Members of Congress from Texas bought or sold assets tied to their committee work, including stocks, bonds, and other financial assets, according to The New York Times.
While members of the House and Senate are not prohibited from investing in companies, the trading pattern exposed by the Times “underscore longstanding concerns about the potential for conflicts of interest or use of inside information by members of Congress, government ethics experts say.”
To examine potential conflicts, the Times used a comprehensive database called Capitol Trades, which was created by the German financial data firm 2iQ Research, as reported by San Antonio Express-News.
Here are some of the Texas Congress members who the Times shone a spotlight on:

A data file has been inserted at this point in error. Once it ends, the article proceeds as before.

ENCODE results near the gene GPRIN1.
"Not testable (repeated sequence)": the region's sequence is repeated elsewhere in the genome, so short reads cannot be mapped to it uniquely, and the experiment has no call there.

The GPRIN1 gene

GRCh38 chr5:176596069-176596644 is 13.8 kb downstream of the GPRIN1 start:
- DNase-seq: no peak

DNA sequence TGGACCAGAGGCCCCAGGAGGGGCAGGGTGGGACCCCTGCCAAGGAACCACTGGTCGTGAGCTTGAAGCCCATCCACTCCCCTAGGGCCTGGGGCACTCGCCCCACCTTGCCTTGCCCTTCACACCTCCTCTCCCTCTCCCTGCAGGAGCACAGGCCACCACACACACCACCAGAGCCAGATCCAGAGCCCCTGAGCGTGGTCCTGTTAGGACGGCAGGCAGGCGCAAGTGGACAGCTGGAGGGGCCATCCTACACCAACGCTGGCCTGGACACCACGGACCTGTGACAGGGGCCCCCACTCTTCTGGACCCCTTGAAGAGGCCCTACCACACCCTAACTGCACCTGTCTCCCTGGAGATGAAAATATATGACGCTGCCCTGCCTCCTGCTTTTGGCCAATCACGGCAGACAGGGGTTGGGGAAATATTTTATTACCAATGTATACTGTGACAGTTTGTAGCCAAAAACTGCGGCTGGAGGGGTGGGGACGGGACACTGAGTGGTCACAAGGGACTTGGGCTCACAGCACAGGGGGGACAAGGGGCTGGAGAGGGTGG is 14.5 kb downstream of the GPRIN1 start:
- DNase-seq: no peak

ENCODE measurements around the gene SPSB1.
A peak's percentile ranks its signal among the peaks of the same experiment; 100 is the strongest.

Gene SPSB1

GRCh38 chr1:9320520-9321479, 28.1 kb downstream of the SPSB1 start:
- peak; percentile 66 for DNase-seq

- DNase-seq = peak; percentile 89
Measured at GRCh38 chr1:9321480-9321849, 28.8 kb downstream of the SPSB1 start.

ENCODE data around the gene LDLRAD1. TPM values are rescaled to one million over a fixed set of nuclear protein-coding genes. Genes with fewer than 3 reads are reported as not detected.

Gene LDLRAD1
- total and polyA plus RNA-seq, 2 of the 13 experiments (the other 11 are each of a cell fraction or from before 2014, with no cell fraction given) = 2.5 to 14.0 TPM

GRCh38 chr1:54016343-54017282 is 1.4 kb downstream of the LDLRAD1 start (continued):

- Dan Crenshaw sold shares worth $1,000 to $15,000 to Kinder Morgan, an energy infrastructure firm, while he was a member of the House Energy Commerce Subcommittee on Environment and Climate Change, according to the Times.
- U.S. Rep. Michael McCaul, a.k.a “one of Congress’s most active filers.” His family traded millions of dollars worth of Meta, before and after a 2019 Home Security Committee hearing examining social media’s role in the spread of misinformation. They also bought and sold shares of major Department of Homeland Security contractors IBM and Accenture while he sat on the Homeland Security Committee.
- Pete Sessions, a Republican who represents a district that includes a strip of central Texas stretching from Waco to Bryan-College Station.
- Pat Fallon, a Republican who represents a district that covers 18 counties along the Red River in northeastern Texas.
Lizzie Fletcher, a Democrat who represents a small area of western Harris County, and her husband bought and sold stock during the first six months she served in Congress.